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A Word, Please: ‘Moist’ and other words people don’t like

A slice of honey ginger sponge cake
Readers don’t necessarily object to the word “moist” when referring to honey ginger sponge cake, but many are bothered by reference to a “moist” sponge, writes grammar expert June Casagrande.
(Ken Hively / Los Angeles Times)
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Sometime around the early- to mid-2000s, countless thousands of people decided they hate the word “moist.” Some had probably hated it all along. Others were clearly jumping on a bandwagon — like middle school girls deciding some person or thing should be shunned. “Eww, Tammy’s so gross!”

By 2007, linguists were penning analyses of why people hate the word “moist” and why they don’t have the same reaction to “hoist” and “foist”: The answer, it seems, is that people associate “moist” with bodily fluids, much like the way those middle-school girls associated Tammy with the one time she had spinach in her teeth.

Interestingly, when someone is talking about cake, the word “moist” doesn’t elicit the same revulsion.

Respondents in a 1946 survey published in the 1977 “Book of Lists” didn’t include “moist” among the worst-sounding English words. Back then, people were cringing at cacophony, crunch, flatulent, gripe, jazz, phlegmatic, plump, plutocrat, sap and treachery. So tastes change, apparently.

I was curious whether our newfound hatred of “moist” was spilling over into the world of professional publishing, so I searched in Google’s Ngram Viewer, which shows how often words appear in published works over time. Turns out “moist” has been in steady decline for over a century but took a big dip around 2010. Even more telling: Also around 2010, the words “damp” and “wet” jumped in popularity, apparently serving as pinch-hitters (even though you could argue they’re just as icky).

It’s unclear whether writers are avoiding the word “moist” because they dislike it or because they know readers do, but either way there’s a lesson here: When writing, choose your words carefully.

Case in point: I always liked the word “impactful.” It’s efficient and clear — simpler than saying something “has an impact.” Then a reader teased me about using it. The gibe got to me. Now I shy away from using “impactful,” and I cringe when I see it in print or hear it spoken. I’m not proud that I was so easily prejudiced against “impactful,” but any writer who wants to keep me focused on their message instead of their word choice would be wise to avoid it.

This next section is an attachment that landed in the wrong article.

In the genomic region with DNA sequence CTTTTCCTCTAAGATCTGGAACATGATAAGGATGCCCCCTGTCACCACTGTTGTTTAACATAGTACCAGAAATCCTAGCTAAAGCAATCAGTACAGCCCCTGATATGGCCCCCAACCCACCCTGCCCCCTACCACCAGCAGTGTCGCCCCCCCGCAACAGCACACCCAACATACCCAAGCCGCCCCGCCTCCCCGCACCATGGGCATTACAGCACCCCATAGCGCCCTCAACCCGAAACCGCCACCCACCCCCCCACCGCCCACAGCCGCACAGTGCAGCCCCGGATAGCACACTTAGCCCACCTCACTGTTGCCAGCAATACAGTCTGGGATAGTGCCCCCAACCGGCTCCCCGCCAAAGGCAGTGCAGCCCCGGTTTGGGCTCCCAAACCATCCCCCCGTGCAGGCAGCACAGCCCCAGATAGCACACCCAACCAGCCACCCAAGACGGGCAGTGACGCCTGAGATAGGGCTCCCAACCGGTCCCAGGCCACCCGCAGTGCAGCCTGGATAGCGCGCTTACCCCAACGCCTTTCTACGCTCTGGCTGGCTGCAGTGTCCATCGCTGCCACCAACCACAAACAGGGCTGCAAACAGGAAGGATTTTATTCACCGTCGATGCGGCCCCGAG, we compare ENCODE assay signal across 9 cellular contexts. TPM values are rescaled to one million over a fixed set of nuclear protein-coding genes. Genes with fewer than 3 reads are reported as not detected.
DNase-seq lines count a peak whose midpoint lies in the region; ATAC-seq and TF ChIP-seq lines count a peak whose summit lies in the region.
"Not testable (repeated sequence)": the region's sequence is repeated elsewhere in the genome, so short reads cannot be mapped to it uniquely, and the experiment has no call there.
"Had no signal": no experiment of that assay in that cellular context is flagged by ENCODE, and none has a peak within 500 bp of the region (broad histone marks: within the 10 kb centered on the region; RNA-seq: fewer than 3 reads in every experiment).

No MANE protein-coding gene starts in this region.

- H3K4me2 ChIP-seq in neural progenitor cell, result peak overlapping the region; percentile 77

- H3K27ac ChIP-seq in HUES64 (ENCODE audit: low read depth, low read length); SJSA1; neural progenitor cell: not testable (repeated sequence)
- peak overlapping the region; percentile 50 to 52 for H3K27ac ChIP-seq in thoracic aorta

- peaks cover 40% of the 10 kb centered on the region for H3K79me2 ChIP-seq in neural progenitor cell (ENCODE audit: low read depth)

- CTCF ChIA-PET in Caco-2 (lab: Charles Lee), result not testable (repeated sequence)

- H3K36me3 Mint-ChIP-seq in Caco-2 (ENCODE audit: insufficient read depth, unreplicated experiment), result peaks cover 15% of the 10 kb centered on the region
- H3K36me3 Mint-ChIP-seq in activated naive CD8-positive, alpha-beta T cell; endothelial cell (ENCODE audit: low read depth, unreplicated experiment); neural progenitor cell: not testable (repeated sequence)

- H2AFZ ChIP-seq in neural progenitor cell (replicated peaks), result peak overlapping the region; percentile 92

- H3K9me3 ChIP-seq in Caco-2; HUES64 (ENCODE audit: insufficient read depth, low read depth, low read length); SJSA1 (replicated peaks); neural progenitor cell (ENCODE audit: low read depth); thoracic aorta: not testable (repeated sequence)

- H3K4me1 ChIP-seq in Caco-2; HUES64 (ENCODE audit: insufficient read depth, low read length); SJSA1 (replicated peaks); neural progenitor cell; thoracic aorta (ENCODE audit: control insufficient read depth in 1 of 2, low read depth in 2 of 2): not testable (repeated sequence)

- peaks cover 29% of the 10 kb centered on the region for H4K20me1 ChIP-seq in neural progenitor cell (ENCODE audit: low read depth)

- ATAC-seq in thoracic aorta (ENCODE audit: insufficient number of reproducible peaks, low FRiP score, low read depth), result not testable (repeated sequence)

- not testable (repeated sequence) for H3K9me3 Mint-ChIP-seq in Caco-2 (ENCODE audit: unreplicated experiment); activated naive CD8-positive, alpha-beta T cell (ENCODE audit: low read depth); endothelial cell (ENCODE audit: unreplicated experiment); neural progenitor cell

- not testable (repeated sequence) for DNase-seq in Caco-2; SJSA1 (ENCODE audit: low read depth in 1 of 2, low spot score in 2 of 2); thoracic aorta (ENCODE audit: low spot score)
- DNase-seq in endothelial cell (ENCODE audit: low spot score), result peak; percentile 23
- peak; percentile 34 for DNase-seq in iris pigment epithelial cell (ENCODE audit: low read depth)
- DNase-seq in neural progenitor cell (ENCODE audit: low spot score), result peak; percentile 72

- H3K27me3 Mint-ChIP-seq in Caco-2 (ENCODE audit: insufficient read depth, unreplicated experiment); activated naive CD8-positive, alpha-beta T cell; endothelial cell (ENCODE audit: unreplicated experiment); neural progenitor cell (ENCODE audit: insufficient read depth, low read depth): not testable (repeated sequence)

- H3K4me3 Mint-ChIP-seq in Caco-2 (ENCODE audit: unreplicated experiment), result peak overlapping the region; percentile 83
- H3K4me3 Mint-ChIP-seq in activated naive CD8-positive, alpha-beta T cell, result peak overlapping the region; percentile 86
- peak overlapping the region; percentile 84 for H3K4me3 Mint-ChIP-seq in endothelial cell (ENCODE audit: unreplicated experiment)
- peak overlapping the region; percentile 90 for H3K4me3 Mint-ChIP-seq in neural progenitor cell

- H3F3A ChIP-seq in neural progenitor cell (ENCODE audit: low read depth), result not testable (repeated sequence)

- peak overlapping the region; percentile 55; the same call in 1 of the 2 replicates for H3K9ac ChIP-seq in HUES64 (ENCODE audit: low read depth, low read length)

You don’t have to accommodate every reader’s aversion to every potentially off-putting word. But you should keep the reader in the back of your mind at all times. If you’re writing crime fiction or horror and you want to elicit a visceral response, by all means use “moist.” But if you’re writing a memo to your staff about keeping the office kitchen clean, you might want to avoid talking about a “moist” sponge.

Though she doesn’t celebrate Festivus, grammar expert June Casagrande does have some bones to pick with certain writers.

Unlike “moist” and “impactful,” the most-hated words are despised not because people think they’re disgusting, but because people think they’re wrong.

“Irregardless” is a prime example. Ask 100 people what they think of this word and 99 will tell you “It’s not a word!” Not true. Even made-up words are words. What these folks mean is that it’s not a proper word or a correct word. They logically assume that, because “regardless” already says the same thing, adding “ir” renders it nonsensical. A fair point, but language doesn’t always evolve logically, which is why you’ll find “irregardless” in most dictionaries as a synonym of “regardless.”

“Orientate,” like “irregardless,” includes an unnecessary syllable. It means “orient,” as in to orient yourself to your surroundings. The only difference is that tacked on “ate.” For that reason, “orientate” is despised, but that doesn’t mean it’s wrong.

“It is not uncommon for words in English to have variants which are slightly longer than they need to be,” Merriam-Webster dictionary editors write. “Some of them make people very angry (“irregardless,” “conversate,” “preventative”), while others (“commentator”) seem to elicit little more than a shrug.”

As a writer, you shouldn’t worry too much about whether commonly used words are wrong. But you should always consider whether you want to anger or disgust your readers.

June Casagrande is the author of “The Joy of Syntax: A Simple Guide to All the Grammar You Know You Should Know.” She can be reached at JuneTCN@aol.com.

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